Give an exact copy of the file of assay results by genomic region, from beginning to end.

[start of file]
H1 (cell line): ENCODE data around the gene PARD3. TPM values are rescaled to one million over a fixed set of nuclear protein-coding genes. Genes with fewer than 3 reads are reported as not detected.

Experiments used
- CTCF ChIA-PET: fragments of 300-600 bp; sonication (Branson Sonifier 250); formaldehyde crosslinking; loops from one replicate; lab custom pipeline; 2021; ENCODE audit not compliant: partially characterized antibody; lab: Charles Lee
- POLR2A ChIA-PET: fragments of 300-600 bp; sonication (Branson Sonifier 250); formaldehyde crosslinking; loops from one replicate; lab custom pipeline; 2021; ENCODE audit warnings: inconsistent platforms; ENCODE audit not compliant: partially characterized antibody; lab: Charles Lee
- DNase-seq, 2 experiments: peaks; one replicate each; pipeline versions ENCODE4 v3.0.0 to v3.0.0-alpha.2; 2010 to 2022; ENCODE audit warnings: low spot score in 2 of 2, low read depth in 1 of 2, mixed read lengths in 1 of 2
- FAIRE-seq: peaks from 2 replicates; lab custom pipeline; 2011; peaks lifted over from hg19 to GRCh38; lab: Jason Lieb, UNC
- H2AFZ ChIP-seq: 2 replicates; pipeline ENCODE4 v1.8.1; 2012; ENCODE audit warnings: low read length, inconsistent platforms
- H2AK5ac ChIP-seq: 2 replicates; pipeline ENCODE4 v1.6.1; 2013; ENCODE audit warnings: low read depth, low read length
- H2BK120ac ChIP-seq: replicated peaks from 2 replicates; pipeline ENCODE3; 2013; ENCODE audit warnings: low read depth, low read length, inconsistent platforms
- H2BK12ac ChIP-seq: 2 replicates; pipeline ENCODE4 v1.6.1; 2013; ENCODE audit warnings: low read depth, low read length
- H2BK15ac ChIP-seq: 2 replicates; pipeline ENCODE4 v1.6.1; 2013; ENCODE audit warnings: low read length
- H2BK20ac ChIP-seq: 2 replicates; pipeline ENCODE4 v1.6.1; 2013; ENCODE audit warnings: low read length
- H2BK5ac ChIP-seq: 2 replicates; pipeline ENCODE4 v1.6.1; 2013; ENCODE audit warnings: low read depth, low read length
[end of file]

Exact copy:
H1 (cell line): ENCODE data around the gene PARD3. TPM values are rescaled to one million over a fixed set of nuclear protein-coding genes. Genes with fewer than 3 reads are reported as not detected.

Experiments used
- CTCF ChIA-PET: fragments of 300-600 bp; sonication (Branson Sonifier 250); formaldehyde crosslinking; loops from one replicate; lab custom pipeline; 2021; ENCODE audit not compliant: partially characterized antibody; lab: Charles Lee
- POLR2A ChIA-PET: fragments of 300-600 bp; sonication (Branson Sonifier 250); formaldehyde crosslinking; loops from one replicate; lab custom pipeline; 2021; ENCODE audit warnings: inconsistent platforms; ENCODE audit not compliant: partially characterized antibody; lab: Charles Lee
- DNase-seq, 2 experiments: peaks; one replicate each; pipeline versions ENCODE4 v3.0.0 to v3.0.0-alpha.2; 2010 to 2022; ENCODE audit warnings: low spot score in 2 of 2, low read depth in 1 of 2, mixed read lengths in 1 of 2
- FAIRE-seq: peaks from 2 replicates; lab custom pipeline; 2011; peaks lifted over from hg19 to GRCh38; lab: Jason Lieb, UNC
- H2AFZ ChIP-seq: 2 replicates; pipeline ENCODE4 v1.8.1; 2012; ENCODE audit warnings: low read length, inconsistent platforms
- H2AK5ac ChIP-seq: 2 replicates; pipeline ENCODE4 v1.6.1; 2013; ENCODE audit warnings: low read depth, low read length
- H2BK120ac ChIP-seq: replicated peaks from 2 replicates; pipeline ENCODE3; 2013; ENCODE audit warnings: low read depth, low read length, inconsistent platforms
- H2BK12ac ChIP-seq: 2 replicates; pipeline ENCODE4 v1.6.1; 2013; ENCODE audit warnings: low read depth, low read length
- H2BK15ac ChIP-seq: 2 replicates; pipeline ENCODE4 v1.6.1; 2013; ENCODE audit warnings: low read length
- H2BK20ac ChIP-seq: 2 replicates; pipeline ENCODE4 v1.6.1; 2013; ENCODE audit warnings: low read length
- H2BK5ac ChIP-seq: 2 replicates; pipeline ENCODE4 v1.6.1; 2013; ENCODE audit warnings: low read depth, low read length